Disclosure: I would be honored to be as smart as Brian. The purpose for the scale is exactly as described. Just because you got a box it doesn't mean it had what you thought was in it. Where in the process did it come up substituted or missing. Bar coding and taping the insertion into the box is step one. Then the "what ifs" start. What if just after that they removed the item? Using special tape? How valuable? How small? How controlled is the area? I've been in manufacturing a long time and on occasion we have had to rebuild an order and weigh it to see if it was what the shipper received in weight. Plus or minus a few pounds and box size. We did have times when the wrong part was sent and never would have fit in the package shown or was way under / over the weight. Not often enough to have a large concern, just a cost of doing business. But, we weren't shipping pharmaceuticals or gold! A bill of lading will show a weight but to what measurement level? So "what if?" It's small expensive items. I saw the mention of bricks/blocks and it may seem inconsequential but 50 or 100 makes for a great little side job. So finding a shipment with barcode tied to the video seems like a good step and might be the whole solution. I just mentioned the scale as a possible next step, maybe when loading the truck in front of the camera.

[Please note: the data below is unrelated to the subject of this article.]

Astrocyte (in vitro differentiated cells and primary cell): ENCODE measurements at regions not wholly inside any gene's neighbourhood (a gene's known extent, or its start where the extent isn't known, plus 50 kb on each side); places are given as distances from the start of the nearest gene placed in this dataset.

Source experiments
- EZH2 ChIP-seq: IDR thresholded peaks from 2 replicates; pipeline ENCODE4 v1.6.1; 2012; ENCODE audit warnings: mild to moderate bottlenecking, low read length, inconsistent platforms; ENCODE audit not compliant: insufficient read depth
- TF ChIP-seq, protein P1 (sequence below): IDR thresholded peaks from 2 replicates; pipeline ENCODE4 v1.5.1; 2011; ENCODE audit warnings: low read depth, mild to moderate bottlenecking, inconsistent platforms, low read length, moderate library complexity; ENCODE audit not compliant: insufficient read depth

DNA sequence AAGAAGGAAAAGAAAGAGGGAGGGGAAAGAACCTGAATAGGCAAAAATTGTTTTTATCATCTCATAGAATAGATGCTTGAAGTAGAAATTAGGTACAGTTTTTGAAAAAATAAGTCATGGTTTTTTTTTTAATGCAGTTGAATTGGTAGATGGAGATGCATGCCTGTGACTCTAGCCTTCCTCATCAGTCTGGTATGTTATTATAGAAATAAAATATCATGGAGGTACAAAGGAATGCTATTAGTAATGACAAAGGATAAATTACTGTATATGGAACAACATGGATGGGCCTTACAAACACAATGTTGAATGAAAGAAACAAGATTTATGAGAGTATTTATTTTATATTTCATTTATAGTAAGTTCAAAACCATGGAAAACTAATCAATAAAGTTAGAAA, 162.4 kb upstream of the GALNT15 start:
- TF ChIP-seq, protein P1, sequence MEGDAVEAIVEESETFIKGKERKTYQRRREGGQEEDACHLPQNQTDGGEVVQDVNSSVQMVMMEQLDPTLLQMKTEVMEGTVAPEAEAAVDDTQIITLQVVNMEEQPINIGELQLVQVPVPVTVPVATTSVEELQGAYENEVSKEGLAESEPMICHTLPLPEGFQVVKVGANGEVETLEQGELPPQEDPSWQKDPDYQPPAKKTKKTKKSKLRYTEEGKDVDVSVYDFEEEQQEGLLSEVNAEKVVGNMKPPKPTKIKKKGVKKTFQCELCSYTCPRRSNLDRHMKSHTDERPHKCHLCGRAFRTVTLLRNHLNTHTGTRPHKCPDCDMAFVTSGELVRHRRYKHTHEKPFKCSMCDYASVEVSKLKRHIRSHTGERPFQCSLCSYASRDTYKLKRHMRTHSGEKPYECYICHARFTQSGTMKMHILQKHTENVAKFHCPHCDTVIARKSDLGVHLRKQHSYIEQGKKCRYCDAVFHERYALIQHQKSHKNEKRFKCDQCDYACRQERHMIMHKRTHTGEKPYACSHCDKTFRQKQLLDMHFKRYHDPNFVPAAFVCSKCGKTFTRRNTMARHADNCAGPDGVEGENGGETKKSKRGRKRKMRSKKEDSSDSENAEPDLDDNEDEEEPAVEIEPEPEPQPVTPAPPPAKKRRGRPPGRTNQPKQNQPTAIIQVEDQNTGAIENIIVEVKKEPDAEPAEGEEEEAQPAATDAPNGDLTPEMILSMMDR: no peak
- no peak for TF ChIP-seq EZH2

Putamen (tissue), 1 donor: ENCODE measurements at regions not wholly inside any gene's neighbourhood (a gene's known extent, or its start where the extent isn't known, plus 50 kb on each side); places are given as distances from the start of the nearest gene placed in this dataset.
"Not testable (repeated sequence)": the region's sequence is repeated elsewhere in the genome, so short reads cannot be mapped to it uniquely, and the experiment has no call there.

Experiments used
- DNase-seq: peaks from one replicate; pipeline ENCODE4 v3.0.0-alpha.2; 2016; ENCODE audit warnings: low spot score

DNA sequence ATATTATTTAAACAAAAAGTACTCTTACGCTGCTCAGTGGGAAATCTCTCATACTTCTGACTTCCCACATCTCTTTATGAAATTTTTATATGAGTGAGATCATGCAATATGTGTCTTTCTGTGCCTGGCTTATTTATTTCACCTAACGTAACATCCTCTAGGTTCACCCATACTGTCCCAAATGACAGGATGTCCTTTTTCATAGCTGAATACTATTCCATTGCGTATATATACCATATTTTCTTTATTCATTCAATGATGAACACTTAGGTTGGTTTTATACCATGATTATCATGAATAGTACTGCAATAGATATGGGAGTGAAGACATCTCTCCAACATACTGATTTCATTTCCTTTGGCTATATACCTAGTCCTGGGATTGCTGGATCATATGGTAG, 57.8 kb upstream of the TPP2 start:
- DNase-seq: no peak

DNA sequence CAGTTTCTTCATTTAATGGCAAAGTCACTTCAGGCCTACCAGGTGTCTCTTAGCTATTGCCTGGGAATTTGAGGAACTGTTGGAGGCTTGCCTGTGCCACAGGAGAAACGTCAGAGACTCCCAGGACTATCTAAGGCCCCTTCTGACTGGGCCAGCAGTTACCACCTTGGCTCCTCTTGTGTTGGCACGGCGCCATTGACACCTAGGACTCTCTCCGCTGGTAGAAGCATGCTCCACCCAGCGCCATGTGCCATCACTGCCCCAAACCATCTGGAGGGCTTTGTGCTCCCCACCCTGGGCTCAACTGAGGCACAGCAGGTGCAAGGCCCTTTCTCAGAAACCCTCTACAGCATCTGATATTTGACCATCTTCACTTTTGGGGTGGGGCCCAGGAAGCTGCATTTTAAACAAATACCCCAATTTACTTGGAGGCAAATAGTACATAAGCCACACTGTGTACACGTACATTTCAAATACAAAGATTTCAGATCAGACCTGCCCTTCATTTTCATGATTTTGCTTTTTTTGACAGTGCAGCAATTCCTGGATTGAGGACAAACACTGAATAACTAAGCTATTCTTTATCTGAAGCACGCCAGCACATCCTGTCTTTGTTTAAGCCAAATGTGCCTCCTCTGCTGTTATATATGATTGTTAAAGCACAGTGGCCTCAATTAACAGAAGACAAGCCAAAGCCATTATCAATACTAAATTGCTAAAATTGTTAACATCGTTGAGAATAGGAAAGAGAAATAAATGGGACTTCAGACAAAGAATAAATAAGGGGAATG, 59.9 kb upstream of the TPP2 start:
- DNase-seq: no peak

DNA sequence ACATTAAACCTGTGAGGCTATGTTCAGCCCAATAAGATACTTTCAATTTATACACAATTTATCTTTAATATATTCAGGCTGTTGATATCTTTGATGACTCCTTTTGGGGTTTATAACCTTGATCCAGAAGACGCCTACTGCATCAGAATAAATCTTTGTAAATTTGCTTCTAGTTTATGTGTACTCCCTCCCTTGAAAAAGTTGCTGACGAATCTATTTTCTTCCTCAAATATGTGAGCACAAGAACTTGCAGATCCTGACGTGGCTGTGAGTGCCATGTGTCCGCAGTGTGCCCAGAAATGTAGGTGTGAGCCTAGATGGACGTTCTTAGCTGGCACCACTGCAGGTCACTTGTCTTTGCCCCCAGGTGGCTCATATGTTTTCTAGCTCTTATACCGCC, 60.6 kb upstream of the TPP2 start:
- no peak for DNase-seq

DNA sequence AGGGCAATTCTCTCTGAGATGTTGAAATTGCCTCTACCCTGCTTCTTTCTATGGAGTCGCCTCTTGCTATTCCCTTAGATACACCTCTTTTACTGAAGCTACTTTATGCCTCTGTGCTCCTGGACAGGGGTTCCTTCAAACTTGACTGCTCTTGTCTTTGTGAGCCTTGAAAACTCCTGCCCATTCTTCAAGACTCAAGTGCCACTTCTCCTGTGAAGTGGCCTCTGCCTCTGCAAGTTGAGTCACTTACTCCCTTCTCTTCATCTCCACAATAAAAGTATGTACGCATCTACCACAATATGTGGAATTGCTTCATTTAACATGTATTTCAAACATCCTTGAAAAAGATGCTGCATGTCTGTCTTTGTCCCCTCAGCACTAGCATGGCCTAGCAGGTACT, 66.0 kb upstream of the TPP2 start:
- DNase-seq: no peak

The reason I asked is purely for information not to question the use or purpose. I have actually had someone ask for that. The scales I was working with were much older. Is there/are there systems that can record the weight? I can see the input into the VMS; but the scale with the output is the part I have not researched. It would have to output the weight in text format (maybe/maybe not) and have some sort of USB or serial output from the scale. That is the harder part I would think.

Just to elaborate my customer runs a very small operation. They sell nutritional products like you would buy from GNC or The Vitaman store. The two adjacent rooms they ship from are about 400 sq ft each. Im guessing their max budget is about $10,000 for this. This seems really custom.

I know we're cctv guys and all but considering that the system is to be built from scratch as well as taking into account the size/budget of the operation I'm wondering if the VMS/bar code scanner solution is the best approach in this case.

Another method that may meet both the cost and functionality requirements would be to use a combination laser bar code scanner/megapixel camera unit to scan and decode and take a correlated snapshot of the outgoing shipment. These units can be be wireless and they upload to a PC where they can be searched by shipment info when necessary.

There are several out there, here are a couple to take a look at if you think its worth pursuing:

One is from xnapp, this one is from Ricoh:

Not sure what the price or availabilty are of these units. Just wanted to see what you thought of the general all-in-one concept first.